How Did the Guggenheim Museum Emerge as an Iconic Art Institution?

The world-famous Guggenheim Museums have a long history and are associated with many eccentric characters that have made them iconic.

Apr 28, 2024By Anastasiia S. Kirpalov, MA Art History, Modern & Contemporary Art

guggenheim museum iconic art institution


In the last century, the Guggenheim Museums have emerged and remained among the most important cultural institutions globally. The collection of extraordinary architectural designs from Frank Lloyd Wright and Frank Gehry, as well as the unique and enormous collection of modern art, attract millions of visitors every year in New York, Bilbao, and Venice. Read on to learn more about the museum’s history and the extravagant characters who made it what it is.


Solomon R. Guggenheim and the Meeting that Changed His Life

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Irene Rothschild, Wassily Kandinsky, Hilla von Rebay, Solomon R. Guggenheim. Source: Guggenheim Bilbao


The person behind one of the most important art collections to ever exist was Solomon Robert Guggenheim—the heir of a wealthy mining family and a successful businessman of his own. He started to collect art in his forties, focusing on safe and understandable purchases of the Old Master paintings. By this time, he could afford to retire and focus all his efforts on collecting art. Initially, his interest in art was inspired by his wife Irene Rothschild, an heiress who came from a wealthy dynasty known for collecting art.


The person who changed Solomon’s outlook on the world was German Baroness Hilla von Rebay. Rebay came from an old aristocratic family, so she was exposed to exquisite art and innovative ideas from a young age. Before learning about newly emerging abstract art, she studied landscape painting and portraiture in France. During her early years, she met and befriended many modernists whom she would later promote to Guggenheim like Wassily Kandinsky, Jean Arp, Rudolf Bauer, and others. Under the guidance of Rebay, the collector would carefully pick not just any abstract painting but the most important ones of the highest quality. Guggenheim’s shift to collecting avant-garde art was partly a political move of protest. With the rise of Adolf Hitler and the attacks on Jewish artists and non-realistic art, Guggenheim, himself of Swiss-Jewish origins, decided to express his support.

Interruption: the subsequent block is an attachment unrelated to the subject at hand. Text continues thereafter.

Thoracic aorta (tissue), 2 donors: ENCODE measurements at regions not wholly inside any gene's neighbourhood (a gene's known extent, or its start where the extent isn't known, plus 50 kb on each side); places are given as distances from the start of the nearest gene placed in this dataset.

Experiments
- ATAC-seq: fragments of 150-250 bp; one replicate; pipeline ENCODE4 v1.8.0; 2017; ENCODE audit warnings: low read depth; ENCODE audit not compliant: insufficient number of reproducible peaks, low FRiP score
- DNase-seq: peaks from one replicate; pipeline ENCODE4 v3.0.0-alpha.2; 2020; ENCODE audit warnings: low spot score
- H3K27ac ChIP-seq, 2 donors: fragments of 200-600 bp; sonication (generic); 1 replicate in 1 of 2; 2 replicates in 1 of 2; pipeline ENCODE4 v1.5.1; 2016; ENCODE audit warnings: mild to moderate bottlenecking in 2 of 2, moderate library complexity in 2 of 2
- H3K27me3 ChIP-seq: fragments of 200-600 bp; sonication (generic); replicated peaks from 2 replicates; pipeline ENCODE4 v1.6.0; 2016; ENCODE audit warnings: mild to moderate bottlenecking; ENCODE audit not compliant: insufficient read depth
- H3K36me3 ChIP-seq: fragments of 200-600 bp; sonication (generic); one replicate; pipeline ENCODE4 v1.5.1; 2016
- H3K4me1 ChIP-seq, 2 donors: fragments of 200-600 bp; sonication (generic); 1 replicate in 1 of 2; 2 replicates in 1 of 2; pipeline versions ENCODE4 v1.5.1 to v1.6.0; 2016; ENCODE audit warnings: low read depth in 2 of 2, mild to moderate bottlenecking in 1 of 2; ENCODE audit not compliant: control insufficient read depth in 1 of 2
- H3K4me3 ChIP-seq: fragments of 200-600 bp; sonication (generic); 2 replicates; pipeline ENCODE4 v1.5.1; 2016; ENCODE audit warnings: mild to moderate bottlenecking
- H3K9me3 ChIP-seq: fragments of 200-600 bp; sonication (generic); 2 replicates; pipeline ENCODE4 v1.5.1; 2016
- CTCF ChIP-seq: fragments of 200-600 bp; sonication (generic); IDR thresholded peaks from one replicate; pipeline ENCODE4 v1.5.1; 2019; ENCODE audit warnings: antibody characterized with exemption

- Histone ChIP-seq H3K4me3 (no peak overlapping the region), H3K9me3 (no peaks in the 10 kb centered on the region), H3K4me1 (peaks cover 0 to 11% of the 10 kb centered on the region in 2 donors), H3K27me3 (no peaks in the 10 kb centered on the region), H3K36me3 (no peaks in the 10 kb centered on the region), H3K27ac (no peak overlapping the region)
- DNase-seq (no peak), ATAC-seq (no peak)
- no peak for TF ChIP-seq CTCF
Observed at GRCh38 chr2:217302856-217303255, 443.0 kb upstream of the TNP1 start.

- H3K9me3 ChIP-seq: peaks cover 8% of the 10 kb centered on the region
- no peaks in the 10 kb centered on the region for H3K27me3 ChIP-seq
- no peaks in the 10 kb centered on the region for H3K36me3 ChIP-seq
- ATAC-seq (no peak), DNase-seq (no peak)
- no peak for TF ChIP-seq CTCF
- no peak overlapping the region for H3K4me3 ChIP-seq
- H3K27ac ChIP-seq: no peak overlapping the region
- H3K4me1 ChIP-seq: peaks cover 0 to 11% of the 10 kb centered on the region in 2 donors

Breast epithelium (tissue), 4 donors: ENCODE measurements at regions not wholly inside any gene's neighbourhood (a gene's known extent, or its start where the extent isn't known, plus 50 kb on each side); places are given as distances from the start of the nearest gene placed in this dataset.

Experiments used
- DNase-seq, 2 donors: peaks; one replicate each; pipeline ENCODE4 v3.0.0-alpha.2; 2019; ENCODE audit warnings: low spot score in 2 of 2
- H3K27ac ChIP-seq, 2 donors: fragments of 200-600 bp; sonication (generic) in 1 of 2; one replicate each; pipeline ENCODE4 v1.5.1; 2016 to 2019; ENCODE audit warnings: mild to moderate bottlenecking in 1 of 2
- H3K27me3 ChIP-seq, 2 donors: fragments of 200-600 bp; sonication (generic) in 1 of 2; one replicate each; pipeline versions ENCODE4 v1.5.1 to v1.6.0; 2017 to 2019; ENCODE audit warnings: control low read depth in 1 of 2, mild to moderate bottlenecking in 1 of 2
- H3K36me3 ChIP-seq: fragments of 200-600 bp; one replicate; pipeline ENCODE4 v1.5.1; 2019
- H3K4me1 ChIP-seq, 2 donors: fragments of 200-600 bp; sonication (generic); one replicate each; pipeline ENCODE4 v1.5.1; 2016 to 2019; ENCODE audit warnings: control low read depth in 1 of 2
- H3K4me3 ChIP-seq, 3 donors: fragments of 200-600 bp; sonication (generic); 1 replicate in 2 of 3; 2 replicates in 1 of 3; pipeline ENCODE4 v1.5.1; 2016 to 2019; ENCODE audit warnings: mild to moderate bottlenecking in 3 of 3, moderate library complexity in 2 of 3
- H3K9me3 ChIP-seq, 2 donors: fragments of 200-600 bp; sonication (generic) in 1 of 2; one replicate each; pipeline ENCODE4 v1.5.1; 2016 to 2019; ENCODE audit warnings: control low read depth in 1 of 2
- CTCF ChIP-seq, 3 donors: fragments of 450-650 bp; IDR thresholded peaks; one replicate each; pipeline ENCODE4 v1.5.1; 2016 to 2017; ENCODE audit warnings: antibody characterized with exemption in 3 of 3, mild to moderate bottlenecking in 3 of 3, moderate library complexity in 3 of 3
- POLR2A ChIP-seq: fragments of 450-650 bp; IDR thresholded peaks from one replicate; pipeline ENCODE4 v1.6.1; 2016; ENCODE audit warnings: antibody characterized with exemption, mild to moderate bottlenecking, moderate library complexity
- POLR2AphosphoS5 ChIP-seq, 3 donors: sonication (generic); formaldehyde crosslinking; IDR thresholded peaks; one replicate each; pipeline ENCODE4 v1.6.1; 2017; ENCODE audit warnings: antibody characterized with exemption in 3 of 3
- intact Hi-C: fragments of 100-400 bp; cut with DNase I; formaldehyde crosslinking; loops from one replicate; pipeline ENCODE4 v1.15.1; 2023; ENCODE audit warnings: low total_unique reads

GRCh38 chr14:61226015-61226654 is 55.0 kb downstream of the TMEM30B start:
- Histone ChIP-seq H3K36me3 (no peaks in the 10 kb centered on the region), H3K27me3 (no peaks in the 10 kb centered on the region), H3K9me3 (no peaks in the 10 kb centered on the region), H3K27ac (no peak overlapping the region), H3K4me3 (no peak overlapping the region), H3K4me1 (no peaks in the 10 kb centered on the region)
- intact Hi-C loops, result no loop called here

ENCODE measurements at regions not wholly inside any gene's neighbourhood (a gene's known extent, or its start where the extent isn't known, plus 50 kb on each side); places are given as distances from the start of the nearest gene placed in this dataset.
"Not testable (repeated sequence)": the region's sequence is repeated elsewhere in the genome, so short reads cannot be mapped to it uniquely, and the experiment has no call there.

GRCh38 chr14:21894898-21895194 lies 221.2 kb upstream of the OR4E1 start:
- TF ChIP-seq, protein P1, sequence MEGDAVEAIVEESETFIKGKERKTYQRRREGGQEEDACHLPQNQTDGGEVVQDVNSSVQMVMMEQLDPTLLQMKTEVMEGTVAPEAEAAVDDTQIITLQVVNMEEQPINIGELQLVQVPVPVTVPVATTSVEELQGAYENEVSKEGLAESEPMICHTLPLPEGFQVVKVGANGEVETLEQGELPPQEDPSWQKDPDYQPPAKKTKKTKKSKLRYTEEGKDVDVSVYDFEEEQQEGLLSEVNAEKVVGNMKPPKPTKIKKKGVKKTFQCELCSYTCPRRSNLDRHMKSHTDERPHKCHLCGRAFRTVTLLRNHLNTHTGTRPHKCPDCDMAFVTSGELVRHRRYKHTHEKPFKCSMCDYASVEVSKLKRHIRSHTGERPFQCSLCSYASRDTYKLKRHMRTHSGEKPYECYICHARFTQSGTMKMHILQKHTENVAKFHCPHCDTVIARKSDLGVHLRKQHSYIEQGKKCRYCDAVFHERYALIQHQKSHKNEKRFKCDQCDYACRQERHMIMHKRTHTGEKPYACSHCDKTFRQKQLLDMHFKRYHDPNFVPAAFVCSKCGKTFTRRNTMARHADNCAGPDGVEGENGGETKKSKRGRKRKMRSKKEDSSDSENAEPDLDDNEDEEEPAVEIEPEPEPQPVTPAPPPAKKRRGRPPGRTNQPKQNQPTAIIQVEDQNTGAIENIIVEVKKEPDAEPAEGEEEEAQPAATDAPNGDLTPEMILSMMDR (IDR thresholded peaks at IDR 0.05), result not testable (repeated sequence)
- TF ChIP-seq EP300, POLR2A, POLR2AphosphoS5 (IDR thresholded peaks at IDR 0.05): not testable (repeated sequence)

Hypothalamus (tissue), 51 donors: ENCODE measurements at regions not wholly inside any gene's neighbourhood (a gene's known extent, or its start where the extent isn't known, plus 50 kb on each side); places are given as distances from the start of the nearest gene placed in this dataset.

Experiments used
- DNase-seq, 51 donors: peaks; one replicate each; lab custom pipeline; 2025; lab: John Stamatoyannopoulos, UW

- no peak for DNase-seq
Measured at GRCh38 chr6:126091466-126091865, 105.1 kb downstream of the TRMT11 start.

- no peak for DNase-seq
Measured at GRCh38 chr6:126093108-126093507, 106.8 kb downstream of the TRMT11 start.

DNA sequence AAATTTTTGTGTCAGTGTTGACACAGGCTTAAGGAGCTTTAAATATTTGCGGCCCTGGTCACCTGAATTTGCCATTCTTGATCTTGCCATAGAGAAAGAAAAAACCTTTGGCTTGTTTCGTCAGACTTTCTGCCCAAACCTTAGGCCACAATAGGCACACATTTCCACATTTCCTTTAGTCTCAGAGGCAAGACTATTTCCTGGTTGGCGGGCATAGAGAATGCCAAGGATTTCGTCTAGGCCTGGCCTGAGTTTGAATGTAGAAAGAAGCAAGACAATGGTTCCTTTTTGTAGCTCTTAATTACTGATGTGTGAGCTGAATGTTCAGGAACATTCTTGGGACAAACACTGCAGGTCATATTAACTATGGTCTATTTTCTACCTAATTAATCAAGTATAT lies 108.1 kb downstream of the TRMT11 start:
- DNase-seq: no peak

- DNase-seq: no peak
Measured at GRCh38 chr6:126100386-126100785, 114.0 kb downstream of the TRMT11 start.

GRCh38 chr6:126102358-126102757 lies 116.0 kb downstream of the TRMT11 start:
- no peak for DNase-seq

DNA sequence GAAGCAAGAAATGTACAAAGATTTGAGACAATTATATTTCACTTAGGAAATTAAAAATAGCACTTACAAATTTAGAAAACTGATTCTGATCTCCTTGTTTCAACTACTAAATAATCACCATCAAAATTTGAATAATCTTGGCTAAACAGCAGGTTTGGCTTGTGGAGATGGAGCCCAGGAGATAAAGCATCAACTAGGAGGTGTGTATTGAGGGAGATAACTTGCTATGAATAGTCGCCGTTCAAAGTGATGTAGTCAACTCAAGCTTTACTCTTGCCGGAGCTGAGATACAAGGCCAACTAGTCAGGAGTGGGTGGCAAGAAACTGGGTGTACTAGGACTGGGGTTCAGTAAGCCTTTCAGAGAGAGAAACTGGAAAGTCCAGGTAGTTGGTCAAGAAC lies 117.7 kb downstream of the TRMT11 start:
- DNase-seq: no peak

Hilla von Rebay: The Artist-Curator

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Hilla von Rebay in her studio, c. 1946. Source: Guggenheim Museum, New York


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In her own artistic practice, Hilla von Rebay came to abstraction through Cubism, focusing on geometric forms and well-thought-out lines. She was relatively successful in Europe, but a radical change happened with her move overseas. The reason for leaving was her desire to put an end to an abusive relationship with a fellow abstract artist. Tired of violence and heartbreak, Rebay packed her paintings and left, settling in Manhattan. During her first public show abroad she sold all of her paintings and met Solomon Guggenheim.


Hilla von Rebay was eccentric with a penchant for spiritualism. She was a devout Theosophist from her early years in Paris and carried these beliefs throughout her life. She believed abstract, or non-objective art, as she called it, was not just a new movement but a new religion, a new way of communication that would replace representational art. She had a dream to build a temple for this new religion and the money and influence of Solomon Guggenheim came just in time.


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Forte, by Hilla von Rebay, c.1949-59. Source: Weinstein Gallery


Guggenheim was so impressed by this new trend in art and by Rebay’s taste that he eagerly started a collection under her guidance. In the following years, they would visit Europe together, purchasing works directly from the studios of Kandinsky, Marc Chagall, Sonia Delaunay, and many others. In 1937, they opened the Museum of Non-Objective Painting, with Hilla von Rebay appointed its director and chief curator.